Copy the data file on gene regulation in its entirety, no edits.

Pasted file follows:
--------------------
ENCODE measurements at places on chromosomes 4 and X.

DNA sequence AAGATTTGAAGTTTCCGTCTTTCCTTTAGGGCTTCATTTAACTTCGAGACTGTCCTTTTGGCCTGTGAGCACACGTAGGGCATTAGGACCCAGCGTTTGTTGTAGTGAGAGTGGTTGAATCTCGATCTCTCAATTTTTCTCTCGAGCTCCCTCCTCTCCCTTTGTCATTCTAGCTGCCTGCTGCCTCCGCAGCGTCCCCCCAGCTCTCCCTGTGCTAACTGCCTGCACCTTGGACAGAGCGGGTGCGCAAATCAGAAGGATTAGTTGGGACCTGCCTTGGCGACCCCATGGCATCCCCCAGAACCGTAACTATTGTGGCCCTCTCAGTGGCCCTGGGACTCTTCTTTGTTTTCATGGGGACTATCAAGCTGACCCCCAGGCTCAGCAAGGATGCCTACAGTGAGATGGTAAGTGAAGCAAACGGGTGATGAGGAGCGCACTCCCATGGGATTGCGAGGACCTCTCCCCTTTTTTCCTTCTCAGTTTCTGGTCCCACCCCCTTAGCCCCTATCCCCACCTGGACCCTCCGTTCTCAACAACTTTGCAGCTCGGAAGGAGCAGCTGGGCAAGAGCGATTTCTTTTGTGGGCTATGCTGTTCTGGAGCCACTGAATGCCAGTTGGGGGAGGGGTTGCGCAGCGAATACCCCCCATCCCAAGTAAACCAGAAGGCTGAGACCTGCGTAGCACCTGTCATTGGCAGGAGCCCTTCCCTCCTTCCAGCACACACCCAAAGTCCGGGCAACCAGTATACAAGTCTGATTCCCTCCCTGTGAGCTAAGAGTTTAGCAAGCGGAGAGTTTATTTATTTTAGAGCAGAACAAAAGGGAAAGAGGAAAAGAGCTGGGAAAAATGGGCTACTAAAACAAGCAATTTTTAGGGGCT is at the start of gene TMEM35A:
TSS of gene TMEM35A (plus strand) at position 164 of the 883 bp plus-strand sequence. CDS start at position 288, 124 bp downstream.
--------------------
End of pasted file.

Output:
ENCODE measurements at places on chromosomes 4 and X.

DNA sequence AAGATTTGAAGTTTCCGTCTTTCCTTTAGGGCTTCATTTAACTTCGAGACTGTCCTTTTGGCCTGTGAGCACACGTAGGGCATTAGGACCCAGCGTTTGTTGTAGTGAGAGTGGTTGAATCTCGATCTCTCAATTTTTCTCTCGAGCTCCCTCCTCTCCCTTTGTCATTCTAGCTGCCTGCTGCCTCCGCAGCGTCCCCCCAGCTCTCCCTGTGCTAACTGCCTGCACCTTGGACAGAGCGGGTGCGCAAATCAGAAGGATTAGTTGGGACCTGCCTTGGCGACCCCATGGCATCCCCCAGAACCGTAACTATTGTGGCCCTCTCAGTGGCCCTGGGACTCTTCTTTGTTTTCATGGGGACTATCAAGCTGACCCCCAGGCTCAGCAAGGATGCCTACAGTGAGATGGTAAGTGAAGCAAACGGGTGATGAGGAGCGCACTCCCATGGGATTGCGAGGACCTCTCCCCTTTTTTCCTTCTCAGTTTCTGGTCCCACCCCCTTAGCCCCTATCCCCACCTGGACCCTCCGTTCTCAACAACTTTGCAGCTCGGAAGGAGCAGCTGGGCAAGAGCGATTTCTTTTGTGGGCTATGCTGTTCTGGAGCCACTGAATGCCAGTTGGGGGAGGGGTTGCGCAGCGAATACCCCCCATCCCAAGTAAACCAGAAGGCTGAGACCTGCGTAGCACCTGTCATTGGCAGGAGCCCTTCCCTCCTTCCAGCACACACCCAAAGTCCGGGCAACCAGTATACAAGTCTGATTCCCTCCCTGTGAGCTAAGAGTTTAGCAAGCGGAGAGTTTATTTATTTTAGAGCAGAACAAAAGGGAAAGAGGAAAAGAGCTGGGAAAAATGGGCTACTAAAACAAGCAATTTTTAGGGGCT is at the start of gene TMEM35A:
TSS of gene TMEM35A (plus strand) at position 164 of the 883 bp plus-strand sequence. CDS start at position 288, 124 bp downstream.